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J.S. v. Blue Mountain School Dist.

March 29, 2007

J.S., A MINOR, BY AND THROUGH HER PARENTS, TERRY SNYDER AND STEVEN SNYDER, INDIVIDUALLY AND ON BEHALF OF THEIR DAUGHTER, PLAINTIFFS
v.
BLUE MOUNTAIN SCHOOL DISTRICT; DR. JOYCE E. ROMBERGER, SUPERINTENDENT BLUE MOUNTAIN SCHOOL DISTRICT; AND JAMES S. MCGONIGLE, PRINCIPAL BLUE MOUNTAIN MIDDLE SCHOOL, BOTH IN THEIR OFFICIAL AND INDIVIDUAL CAPACITIES, DEFENDANTS



The opinion of the court was delivered by: Judge James M. Munley United States District Court

MEMORANDUM

Before the court for disposition is the plaintiffs' motion for temporary restraining order and preliminary injunction in this case asserting a middle school student's right to freedom of speech. A hearing on this matter was held on March 29, 2007, and it is ripe for disposition.*fn1

Background

Plaintiff J.S. is a fourteen-year-old eighth grade student at Blue Mountain Middle School located in Orwigsburg, Pennsylvania. (Compl. ¶ 3). Defendant James S. McGonigle is the principal of the middle school. (Compl. ¶ 7).

On or about March 18, 2007, Plaintiff J.S. and a fellow student created a profile for Defendant McGonigle on a website called "MySpace.com." (Compl. ¶ 14). MySpace is a popular website among young people where they can create profiles for themselves and share, inter alia, photos, journals and interests. (Id.). In the profile they created for Defendant McGonigle, the students indicated that he is a married, bisexual man whose interests include "fucking in [his] office" and "hitting on" students and their parents." (Pl. Ex. 3). It also indicates that he is a "sex addict" who loves children and any kind of sex. (Id.). The profile also makes disparaging comments regarding McGonigle's wife and children.*fn2 The profile contained Defendant McGonigle's photograph, which the students copied off of the school district's website. (Compl. ¶ 16). The profile was located at URL www.MySpace.com/kidsrockmybed. (Comp. ¶ 21 & Pl. Ex. 3).

Word of the fake profile spread, and students at the school eventually told McGonigle about it. After a brief investigation, McGonigle determined that Plaintiff J.S. and another student were responsible for the profile. As he found the content of the profile very upsetting, the principal suspended Plaintiff J.S. from school for ten (10) days.*fn3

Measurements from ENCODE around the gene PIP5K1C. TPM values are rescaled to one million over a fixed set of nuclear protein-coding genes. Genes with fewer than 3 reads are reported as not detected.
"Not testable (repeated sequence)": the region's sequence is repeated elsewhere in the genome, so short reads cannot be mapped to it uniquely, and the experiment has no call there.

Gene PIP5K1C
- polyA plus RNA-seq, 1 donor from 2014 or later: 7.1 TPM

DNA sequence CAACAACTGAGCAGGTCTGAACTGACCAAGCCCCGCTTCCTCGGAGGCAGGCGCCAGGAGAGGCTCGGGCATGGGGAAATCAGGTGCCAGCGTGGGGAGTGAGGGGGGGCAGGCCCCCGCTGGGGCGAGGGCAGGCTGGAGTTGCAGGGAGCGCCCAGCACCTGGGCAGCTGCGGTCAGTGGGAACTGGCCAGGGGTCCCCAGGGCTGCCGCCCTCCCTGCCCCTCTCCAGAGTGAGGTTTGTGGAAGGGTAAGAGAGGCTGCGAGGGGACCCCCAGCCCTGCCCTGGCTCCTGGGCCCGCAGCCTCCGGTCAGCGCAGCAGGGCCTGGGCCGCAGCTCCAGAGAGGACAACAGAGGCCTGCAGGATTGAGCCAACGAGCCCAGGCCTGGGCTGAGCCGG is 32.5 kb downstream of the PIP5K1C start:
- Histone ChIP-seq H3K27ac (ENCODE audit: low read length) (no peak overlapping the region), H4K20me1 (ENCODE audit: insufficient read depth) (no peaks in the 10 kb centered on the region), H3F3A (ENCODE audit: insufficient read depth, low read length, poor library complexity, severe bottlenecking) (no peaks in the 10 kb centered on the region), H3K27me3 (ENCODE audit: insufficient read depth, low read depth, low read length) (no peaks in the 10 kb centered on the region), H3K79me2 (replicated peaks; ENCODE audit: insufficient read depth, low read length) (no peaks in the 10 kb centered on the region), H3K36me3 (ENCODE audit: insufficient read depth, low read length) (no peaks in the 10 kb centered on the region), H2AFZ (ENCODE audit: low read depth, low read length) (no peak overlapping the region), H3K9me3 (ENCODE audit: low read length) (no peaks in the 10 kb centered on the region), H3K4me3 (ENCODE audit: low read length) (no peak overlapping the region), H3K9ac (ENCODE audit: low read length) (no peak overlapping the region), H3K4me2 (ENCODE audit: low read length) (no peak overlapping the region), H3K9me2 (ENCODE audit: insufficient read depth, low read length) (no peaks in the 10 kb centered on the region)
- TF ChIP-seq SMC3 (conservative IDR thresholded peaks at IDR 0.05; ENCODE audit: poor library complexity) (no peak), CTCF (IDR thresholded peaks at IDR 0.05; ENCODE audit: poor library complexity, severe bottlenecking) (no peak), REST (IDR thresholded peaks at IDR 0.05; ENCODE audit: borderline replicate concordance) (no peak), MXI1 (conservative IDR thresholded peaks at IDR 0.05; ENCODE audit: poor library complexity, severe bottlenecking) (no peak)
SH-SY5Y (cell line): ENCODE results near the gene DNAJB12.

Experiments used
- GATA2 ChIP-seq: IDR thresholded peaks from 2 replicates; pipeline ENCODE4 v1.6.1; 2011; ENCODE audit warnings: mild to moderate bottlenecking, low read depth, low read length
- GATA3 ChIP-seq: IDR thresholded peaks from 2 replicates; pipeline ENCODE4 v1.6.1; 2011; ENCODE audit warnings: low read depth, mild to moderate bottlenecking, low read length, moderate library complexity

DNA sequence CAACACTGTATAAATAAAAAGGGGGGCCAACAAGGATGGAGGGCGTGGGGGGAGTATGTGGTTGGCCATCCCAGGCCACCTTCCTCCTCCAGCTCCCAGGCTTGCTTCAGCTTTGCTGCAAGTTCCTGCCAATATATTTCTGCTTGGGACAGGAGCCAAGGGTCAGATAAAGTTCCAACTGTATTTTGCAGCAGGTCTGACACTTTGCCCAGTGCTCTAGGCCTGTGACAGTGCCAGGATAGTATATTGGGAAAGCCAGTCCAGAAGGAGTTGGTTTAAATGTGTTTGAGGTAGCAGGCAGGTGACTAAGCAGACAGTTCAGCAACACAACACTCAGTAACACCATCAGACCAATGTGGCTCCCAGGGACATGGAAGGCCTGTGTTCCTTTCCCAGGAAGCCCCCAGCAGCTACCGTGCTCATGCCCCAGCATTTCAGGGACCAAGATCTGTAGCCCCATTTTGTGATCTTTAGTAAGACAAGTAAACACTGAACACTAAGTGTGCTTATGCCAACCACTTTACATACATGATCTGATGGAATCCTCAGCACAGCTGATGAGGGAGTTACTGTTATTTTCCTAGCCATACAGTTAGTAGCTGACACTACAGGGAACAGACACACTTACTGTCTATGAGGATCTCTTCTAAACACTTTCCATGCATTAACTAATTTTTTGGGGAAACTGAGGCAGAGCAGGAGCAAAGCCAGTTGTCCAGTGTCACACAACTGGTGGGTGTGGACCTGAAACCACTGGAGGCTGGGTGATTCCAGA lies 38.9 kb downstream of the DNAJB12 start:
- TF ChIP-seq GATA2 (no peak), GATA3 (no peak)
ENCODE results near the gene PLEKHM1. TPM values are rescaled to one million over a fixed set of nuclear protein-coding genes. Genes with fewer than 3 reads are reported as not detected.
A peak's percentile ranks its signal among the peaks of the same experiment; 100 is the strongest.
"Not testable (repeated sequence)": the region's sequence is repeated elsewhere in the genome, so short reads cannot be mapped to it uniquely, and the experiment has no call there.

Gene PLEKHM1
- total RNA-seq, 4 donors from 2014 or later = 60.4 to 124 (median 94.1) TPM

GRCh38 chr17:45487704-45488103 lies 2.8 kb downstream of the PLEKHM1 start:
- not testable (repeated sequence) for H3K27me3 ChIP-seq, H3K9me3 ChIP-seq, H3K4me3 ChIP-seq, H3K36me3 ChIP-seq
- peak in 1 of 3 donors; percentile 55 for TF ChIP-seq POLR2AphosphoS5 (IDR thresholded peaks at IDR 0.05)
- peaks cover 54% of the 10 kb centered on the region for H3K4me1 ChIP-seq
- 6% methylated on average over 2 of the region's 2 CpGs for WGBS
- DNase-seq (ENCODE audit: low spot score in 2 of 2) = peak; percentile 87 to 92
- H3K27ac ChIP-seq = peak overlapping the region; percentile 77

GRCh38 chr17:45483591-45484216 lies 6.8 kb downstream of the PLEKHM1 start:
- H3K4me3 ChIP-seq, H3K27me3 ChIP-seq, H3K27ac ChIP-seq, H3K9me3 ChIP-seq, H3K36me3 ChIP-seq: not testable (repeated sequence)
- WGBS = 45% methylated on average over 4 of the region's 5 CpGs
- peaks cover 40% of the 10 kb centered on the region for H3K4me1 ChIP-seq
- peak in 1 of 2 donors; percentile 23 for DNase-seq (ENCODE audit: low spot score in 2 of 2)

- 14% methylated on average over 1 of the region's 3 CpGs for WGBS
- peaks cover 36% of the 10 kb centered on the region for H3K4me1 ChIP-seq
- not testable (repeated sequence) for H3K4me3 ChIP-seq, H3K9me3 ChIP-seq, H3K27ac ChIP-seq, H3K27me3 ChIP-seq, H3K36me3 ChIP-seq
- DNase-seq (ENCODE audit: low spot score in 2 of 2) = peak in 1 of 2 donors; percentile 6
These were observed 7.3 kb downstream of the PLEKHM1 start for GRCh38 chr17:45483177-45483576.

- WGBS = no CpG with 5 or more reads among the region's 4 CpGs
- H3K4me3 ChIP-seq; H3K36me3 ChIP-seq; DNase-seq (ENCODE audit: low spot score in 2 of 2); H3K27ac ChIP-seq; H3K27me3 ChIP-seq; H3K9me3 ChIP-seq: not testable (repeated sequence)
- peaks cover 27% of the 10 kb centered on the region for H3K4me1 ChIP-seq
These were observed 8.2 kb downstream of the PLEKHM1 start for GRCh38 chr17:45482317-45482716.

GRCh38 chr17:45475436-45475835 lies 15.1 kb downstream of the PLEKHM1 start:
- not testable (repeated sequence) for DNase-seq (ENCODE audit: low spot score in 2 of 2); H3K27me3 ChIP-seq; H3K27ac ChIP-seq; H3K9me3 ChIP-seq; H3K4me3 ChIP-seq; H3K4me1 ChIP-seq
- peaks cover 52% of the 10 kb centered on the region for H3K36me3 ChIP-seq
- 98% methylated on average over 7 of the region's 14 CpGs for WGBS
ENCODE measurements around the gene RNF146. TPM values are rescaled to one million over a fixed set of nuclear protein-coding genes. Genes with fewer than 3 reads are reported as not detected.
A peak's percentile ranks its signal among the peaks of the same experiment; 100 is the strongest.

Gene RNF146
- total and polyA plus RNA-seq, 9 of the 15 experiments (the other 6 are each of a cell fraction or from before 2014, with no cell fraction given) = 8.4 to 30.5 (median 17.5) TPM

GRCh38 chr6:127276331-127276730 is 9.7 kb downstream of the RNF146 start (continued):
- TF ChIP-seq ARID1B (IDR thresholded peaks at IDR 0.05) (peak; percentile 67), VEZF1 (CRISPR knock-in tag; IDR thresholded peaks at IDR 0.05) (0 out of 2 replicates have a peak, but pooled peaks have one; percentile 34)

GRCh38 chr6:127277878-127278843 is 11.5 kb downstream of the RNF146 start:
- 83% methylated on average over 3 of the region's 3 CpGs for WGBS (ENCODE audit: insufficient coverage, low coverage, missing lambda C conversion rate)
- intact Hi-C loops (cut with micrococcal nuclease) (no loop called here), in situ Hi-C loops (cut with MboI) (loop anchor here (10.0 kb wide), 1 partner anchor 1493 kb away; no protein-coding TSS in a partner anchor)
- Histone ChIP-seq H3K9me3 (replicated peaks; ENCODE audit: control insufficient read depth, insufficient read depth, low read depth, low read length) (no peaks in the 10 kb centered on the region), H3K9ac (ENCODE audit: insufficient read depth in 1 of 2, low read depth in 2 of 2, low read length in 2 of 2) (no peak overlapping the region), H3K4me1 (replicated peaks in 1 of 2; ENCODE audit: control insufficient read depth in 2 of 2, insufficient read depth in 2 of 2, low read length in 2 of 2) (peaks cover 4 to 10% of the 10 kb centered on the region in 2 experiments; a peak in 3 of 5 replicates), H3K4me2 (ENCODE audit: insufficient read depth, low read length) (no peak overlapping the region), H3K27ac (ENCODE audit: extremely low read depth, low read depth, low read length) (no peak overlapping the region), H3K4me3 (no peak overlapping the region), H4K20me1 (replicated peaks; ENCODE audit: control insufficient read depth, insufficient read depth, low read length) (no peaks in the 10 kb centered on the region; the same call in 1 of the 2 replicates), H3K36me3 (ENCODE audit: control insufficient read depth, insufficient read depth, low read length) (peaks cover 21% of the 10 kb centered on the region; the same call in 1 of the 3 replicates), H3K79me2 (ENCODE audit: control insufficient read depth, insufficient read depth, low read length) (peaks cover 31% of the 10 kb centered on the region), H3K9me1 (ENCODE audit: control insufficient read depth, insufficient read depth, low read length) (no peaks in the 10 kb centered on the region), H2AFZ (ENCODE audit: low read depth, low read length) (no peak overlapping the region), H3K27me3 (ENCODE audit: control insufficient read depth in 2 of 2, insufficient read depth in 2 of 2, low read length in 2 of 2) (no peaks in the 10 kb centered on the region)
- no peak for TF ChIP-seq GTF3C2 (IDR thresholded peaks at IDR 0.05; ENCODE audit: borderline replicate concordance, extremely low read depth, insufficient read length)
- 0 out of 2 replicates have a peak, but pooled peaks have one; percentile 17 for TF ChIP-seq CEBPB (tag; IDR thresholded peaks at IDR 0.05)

Plaintiffs then instituted the instant case. They assert that the First Amendment precludes the school district from excluding a student from classes for two weeks for the profile which is non-threatening, non-obscene and a parody. They claim that the Constitution prohibits the school district from disciplining a student's out-of-school conduct that does not cause a disruption of classes or school administration. They further allege that the defendants' actions violate Plaintiff Terry and Steven Snyder's rights as parents to determine how best to raise, nurture, discipline and educate their children in violation of their rights under the Fourteenth Amendment to the United States Constitution. The plaintiffs bring suit pursuant to the Civil Rights Statute of 1964, 42 U.S.C. § 1983. Upon filing the complaint plaintiffs also filed the instant motion for temporary restraining order and preliminary injunction.

Jurisdiction

As this case is brought pursuant to 42 U.S.C. § 1983 for constitutional violations we have jurisdiction under 28 U.S.C. § 1331 ("The district courts shall have original jurisdiction of all civil actions arising under the Constitution, laws, or treaties of the United States.").

Discussion

The Third Circuit Court of Appeals has outlined four factors that a court ruling on a motion for a preliminary injunction must consider: (1) whether the movant has shown a reasonable probability of success on the merits; (2) whether the movant will be irreparably injured by denial of the relief; (3) whether granting preliminary relief will result in even greater harm to the nonmoving party; and (4) whether granting the preliminary relief will be in the public interest. Crissman v. Dover Downs Entertainment Inc., 239 F.3d 357, 364 (3d Cir.2001). These same factors are used to determine a motion for a temporary restraining order. Bieros v. Nicola, 857 F. Supp. 445, 446 (E.D.Pa.1994).

An injunction is "an extraordinary remedy, which should be granted only in limited circumstances." Novartis Consumer Health, Inc. v. Johnson & Johnson-Merck, 290 F.3d 578, 586 (3d Cir. 2002). The injunction should issue only if the plaintiff produces evidence sufficient to convince the district court that all four factors favor preliminary relief. Duraco Products, Inc. v. Joy Plastic Enterprises, Ltd., 40 F.3d 1431, 1438 (3d Cir. 1994). We will address each injunction factor separately.

1. Likelihood of Success on the Merits

Plaintiffs brings this claim under the First Amendment asserting that she was improperly punished for ...


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